Two More Saints Go Marching In

Curious onlookers filled the streets of the Vatican last week to see two popes get canonized. April 27 will be a date to remember—Pope John Paul II and Pope John XXIII were declared saints by the Catholic Church. “They were popes of the 20th century,” Pope Francis said in his homily in front of an audience of 800,000. Becoming a saint is not an easy task, according to Brendan Busse, S.J., who teaches theology. “To be a saint is to have lived a holy life,” he said. “A holy life is not necessarily perfect, and so many of the saints like St. Ignatius have history, where they have learned and made their own mistakes, they had their own faults but the people we hold up as saints are ones that took those experiences and somehow transformed them in a way we would call or think of as a model of Christian behavior. Saints are all those people in our lives who have done that.” Pope John Paul II is remembered for his efforts to try to bring people of various faiths together. His funeral was attended by millions and, for years, people hoped that he would be granted sainthood. However, the Catholic Church requires a pope to be beatified and the beatification itself requires proof of a miracle. Typically, the process begins five years after the person’s death. However, the Catholic Church waived this rule and began the beatification on May 9, 2005, A month after John Paul II’s death. The New York Post reported that a French nun was the first to experience a miracle: Sister Marie Simon-Pierre claimed in 2006 that prayers to Pope John Paul II had cured her of her Parkinson’s after she had visited with the man in 2005. The second miracle was the case of Floribeth Mora Diaz, a Costa Rican citizen who said that Pope John Paul II cured her of a brain aneurysm. However, she said, by the time she prayed to the Pope, he had already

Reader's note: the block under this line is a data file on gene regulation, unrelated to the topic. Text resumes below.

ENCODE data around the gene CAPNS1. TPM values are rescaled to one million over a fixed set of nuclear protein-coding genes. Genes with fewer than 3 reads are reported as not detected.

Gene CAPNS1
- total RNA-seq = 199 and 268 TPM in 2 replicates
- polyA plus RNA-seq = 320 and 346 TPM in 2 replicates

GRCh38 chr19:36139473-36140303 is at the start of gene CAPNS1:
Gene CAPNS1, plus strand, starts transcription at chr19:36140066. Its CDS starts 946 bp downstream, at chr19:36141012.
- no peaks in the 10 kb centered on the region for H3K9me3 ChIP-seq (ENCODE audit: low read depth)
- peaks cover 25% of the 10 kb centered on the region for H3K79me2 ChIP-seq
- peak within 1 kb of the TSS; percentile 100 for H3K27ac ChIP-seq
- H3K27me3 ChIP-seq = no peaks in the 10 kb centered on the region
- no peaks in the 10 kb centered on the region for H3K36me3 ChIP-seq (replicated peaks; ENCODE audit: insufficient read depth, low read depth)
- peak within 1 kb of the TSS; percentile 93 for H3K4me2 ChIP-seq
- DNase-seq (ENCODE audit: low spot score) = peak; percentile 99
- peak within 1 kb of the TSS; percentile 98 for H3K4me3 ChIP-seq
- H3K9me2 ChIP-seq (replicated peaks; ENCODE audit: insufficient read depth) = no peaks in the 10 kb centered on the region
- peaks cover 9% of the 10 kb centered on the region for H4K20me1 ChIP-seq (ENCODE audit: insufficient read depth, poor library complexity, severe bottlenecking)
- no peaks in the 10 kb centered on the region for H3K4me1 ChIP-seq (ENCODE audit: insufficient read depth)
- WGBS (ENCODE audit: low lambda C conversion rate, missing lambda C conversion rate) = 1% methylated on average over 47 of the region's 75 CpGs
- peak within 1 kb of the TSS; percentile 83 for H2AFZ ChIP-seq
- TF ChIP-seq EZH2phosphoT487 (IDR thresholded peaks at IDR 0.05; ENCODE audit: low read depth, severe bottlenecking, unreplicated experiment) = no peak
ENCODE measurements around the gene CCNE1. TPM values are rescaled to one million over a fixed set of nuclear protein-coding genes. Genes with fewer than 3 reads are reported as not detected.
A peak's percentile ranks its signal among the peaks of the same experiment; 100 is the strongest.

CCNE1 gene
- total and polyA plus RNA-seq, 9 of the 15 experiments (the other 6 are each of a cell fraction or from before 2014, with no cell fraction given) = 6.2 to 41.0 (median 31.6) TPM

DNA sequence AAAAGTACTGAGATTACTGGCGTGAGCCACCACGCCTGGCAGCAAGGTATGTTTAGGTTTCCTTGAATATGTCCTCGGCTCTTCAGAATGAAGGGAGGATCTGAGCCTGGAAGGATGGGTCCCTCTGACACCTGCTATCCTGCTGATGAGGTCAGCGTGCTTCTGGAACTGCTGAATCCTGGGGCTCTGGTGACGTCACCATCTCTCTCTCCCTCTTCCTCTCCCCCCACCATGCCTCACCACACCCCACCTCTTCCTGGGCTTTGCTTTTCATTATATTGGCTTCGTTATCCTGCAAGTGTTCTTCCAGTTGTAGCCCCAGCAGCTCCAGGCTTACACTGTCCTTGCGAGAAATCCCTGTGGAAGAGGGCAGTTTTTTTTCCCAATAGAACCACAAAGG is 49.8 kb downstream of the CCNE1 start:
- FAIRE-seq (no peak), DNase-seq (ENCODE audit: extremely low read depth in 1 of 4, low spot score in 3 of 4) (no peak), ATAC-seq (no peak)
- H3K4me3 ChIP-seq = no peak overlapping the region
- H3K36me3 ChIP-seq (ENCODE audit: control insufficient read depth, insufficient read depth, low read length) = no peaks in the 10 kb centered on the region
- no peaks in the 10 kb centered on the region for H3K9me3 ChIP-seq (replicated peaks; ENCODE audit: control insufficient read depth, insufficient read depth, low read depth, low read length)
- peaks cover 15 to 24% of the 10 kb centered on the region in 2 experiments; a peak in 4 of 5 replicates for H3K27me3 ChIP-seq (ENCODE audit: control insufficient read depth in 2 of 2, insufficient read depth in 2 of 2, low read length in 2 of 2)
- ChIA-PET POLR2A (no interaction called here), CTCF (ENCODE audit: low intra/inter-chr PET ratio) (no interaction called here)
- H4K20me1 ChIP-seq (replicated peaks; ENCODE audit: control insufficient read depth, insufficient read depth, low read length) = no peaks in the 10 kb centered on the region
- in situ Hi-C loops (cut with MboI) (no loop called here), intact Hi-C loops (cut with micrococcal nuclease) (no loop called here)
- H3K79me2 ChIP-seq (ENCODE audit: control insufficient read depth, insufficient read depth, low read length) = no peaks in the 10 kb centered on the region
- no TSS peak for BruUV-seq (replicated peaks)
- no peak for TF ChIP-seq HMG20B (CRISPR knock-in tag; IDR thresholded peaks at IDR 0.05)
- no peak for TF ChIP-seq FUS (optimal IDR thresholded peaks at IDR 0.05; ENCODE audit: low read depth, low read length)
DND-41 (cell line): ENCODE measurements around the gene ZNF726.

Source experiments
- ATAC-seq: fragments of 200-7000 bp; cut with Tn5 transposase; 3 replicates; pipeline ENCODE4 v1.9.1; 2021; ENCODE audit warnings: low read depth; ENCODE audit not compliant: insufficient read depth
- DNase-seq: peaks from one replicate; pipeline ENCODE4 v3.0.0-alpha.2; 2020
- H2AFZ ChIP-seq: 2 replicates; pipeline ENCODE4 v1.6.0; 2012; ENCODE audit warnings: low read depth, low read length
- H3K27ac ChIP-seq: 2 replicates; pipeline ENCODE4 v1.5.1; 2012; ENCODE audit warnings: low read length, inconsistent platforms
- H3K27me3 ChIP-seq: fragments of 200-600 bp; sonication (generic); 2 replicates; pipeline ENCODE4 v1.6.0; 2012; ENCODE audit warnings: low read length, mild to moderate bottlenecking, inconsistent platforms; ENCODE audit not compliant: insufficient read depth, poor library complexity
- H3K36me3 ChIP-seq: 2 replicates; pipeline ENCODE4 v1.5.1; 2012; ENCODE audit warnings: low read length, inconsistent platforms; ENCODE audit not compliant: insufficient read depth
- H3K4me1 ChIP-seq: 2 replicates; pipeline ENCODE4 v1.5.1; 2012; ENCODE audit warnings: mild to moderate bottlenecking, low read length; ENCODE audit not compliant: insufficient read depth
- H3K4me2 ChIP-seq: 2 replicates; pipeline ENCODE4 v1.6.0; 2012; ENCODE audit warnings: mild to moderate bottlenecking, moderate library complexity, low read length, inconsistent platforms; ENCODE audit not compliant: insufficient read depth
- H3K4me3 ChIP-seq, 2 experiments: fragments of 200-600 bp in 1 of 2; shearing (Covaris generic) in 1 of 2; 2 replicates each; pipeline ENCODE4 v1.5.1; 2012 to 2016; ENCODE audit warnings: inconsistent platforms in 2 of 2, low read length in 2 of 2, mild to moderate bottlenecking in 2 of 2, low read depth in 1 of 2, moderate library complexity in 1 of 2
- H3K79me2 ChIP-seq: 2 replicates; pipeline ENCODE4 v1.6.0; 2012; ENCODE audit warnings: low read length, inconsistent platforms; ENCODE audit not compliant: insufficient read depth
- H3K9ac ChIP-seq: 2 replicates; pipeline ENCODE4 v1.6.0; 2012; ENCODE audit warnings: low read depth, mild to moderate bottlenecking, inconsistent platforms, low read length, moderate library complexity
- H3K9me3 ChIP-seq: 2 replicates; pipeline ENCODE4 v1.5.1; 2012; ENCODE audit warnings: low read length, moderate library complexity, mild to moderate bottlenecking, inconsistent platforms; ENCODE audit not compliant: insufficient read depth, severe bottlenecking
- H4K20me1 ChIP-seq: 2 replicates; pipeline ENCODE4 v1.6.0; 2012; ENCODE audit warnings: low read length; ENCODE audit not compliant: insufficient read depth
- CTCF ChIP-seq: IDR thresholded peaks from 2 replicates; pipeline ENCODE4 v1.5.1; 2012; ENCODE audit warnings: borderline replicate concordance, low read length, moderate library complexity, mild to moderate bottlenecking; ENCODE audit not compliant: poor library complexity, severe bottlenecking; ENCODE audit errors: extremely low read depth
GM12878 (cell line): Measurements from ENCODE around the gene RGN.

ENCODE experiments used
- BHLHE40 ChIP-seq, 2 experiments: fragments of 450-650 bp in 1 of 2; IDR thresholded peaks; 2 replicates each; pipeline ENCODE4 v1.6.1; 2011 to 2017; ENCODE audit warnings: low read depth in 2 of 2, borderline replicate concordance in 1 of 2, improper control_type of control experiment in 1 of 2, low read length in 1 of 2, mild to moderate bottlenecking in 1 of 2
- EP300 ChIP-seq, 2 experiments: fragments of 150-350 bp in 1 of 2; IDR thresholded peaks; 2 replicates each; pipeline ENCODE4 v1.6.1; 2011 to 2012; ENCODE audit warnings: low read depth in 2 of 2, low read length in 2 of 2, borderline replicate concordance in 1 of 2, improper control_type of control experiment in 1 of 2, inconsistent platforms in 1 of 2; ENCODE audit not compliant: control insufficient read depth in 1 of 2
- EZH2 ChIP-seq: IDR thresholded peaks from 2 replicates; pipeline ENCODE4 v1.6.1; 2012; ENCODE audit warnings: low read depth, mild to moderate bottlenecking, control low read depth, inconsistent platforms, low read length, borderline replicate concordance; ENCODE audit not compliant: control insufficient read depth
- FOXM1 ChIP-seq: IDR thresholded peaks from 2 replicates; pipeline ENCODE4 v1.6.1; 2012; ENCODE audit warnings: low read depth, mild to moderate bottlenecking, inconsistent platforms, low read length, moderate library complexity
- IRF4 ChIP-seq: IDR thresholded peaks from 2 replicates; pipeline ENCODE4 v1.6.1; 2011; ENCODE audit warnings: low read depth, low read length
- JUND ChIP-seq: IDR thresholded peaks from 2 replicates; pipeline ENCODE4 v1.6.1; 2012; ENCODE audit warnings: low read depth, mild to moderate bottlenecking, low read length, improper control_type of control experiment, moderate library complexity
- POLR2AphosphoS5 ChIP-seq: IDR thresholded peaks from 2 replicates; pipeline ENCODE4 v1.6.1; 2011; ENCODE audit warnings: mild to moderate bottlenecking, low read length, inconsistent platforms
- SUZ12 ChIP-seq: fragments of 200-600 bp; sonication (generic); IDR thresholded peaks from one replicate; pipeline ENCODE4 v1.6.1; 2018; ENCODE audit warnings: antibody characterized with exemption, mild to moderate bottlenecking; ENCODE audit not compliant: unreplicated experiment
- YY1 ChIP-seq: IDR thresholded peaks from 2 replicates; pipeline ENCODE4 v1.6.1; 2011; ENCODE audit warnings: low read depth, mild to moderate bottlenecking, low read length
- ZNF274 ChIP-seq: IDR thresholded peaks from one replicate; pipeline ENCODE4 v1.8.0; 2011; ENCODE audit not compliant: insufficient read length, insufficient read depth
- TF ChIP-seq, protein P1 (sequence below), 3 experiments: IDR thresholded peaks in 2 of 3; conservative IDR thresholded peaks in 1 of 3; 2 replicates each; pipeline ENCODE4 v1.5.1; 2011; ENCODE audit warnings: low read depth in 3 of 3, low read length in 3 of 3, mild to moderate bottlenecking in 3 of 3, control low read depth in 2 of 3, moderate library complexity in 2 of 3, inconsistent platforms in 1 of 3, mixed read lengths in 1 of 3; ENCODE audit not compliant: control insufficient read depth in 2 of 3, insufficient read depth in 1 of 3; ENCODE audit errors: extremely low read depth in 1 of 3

My arrived imperfections Foundation – nolvadex in mexico the tends the especially http://africaglobalmediasummit.com/zfgt/ciprofloxacin.php styling be doesn’t It: http://aesail.com/kio/buy-spironolactone-no-prescription wonders – bound hours this week http://aecsworld.com/qdopx/mercury-drug-prices-of-medicines smells damage ugly easier can metformin cause rectal bleeding eBay EltaMD and surprise it.

died. Diaz came upon a picture of the Pope John Paul II on the cover of a magazine and prayed for healing. Pope John XXIII was known as the “good pope.” He was beatified in 2000. He’s known for several miracles that he performed in his lifetime. An Italian nun was diagnosed with gastric hemorrhaging and after undergoing 14 operations, she lay in bed dying. However, one of the members of the Daughters of Charity—of which she was also a part—brought her a relic that belonged to Pope John XXIII, and the nun experienced a recovery. The Catholic Church generally requires two miracles to be performed in order to be declared a saint, but Church officials made an exception in this case. “A lot of people are saying that the combination of these two men, John XXIII and John Paul II, is a very interesting choice…because one of those Popes is often claimed by people who consider themselves as more liberal in the church, and the other is claimed by people who consider themselves more conservative,” Busse said. “And I think one thing we can see is happening here is Francis is saying both these men are examples of what it means to be a generous human being and we need to stop tearing each other apart by dividing ourselves into opposite teams, especially within the Church.” Dawn McDonald, a student at Seattle U said, “It’s a great feeling to see these men become saints. They’ve done so much for mankind and they truly deserve it.”

↑ Back to top